Data is the modern day gold rush, to the point where it’s no longer just a business performance tool, but an entity embedded into everything we do. If you consider how the last two pandemic-driven years have disrupted the established way of things, you’ll quickly see an accelerated process of engagement and understanding. To survive, businesses have had to quickly learn how customers’ habits and needs changed, adapt products to suit and provide them through the most convenient channels.
There’s no escaping the power of data to provide critical insights that lay the strategic foundations for continuous improvement. While the gold rush was finite, data is constant, and data insights are the key difference between a successful or a floundering practice.
Grow your credibility as an informed advisor
I like to pay special attention to data with a robust base as it provides a much more accurate snapshot than small surveys. This led me to our Xero Small Business Insights (XSBI) program, which looks at different economic sectors’ health, by collecting anonymised and aggregated data from hundreds of thousands of Xero small business subscribers. The program releases a unique monthly index, The Xero Small Business Index, on the last Thursday of every month. It provides a regular, easy to understand reading on the overall state of small businesses in Australia, New Zealand and the United Kingdom.
The XSBI index is the perfect data tool to show your clients that your practice knows their industry, their market and their individual business. Findings from XSBI go beyond national level data into regional data, aligning way more closely to day-to-day challenges your clients face. Using this data along with your knowledge of your individual clients’ needs will help you grow your credibility as an informed advisor.
To illustrate, let’s say that you have a client who is a cafe owner in New Zealand and they are telling you that they had a tough January. You will be able to assess their performance against the national averages of similar businesses, providing deeper context to your guidance of their business. This January, you would have been able to inform them that small business sales growth for the accommodation and food services sector fell 2.2 percent y/y. So their tough January was experienced by other similar small businesses. The picture could be more positive if our fictional cafe client was based in Wellington, which recorded the highest level of sales growth for all industries (+8.1% y/y). The cafe owner might also have a question about wage rises that other similar businesses are paying. They would be able to see that in January wages grew 5.0% y/y on average in the accomodation and food services sector.
Another great thing for you, is that this level of data can be downloaded to spreadsheets, and customised into graphs, reports and newsletters so that you can present the data exactly how you’d like. Armed with these insights, our cafe client will be able to plan with more confidence, ensuring that their staffing plans fit comfortably into realistic sales projections.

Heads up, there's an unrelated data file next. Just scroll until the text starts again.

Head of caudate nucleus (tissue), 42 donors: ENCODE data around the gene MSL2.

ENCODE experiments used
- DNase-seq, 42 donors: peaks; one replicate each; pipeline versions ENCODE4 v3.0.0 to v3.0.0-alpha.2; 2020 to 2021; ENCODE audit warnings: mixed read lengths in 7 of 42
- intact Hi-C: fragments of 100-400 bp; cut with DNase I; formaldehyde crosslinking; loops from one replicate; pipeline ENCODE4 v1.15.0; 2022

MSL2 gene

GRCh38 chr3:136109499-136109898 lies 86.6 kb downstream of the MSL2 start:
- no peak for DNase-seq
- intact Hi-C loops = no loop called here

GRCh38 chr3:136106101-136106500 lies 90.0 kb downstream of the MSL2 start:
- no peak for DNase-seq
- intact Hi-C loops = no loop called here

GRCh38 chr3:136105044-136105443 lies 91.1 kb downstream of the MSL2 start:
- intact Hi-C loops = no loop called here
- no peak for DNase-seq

Use insights to inform business plans
It can’t be underestimated just how crucial your advisory role is to the survival and success of the small business community. Last year a Xero global survey of over 4,000 small businesses, called ‘One Step’, found that almost half (49%) utilise an accountant, with 40 percent using a bookkeeper. Those numbers highlight just how relied upon an informed advisor is, particularly in this precarious business landscape.
As we know, small businesses are time-poor in this current climate, but putting numbers to this general perception unearths a startling opportunity. The most common amount of time small businesses spend planning for the future is just a few hours per month (25% of them). Accordingly, almost two-thirds of small businesses (62%) are predominantly focused on day-to-day decisions, rather than decisions on how to better run their business. Future planning is the map to long-term security, and without it, you’ll certainly arrive somewhere: just not likely where you wanted to go in the first place.
A lack of long-term planning could explain the abundance of cautionary tales of small business failure rates in the first three years of operation. The same Xero research found that only 48 percent of small businesses have ever written an annual plan for their business, with just 35 percent having ever written a 3-5 year plan. Clearly there are opportunities for accounting and bookkeeping practices to deliver significant client value through XSBI, alongside business specific insights generated from Xero Analytics and Analytics Plus, to create longer-term plans for success. There are also opportunities to save clients priceless time to focus on broader strategy, by providing compliance services like those offered by Xero Tax.
Build closer client relationships with deep insights
Data-led insights are key to understanding client needs and delivering in ways that add the most value. It’s not just essential to understand the world that clients operate in, but to demonstrate that knowledge to clients through informed advisory. Providing these types of insights will make your practice not only more insightful, but also indispensable, because it will help you build closer client relationships in the process.
XSBI is continually unearthing gems, which paired with Xero Analytics and Analytics Plus and our customised reporting tools, offer areas for growth and improved service. I really urge you to leverage this wealth of data at every opportunity, as your plans for your clients are only as good as the information with which you arm yourself.
I’d love to hear how you’re using data in your practice and any ways in which XSBI and the index have led to the rise of your more insightful practice – please do comment below.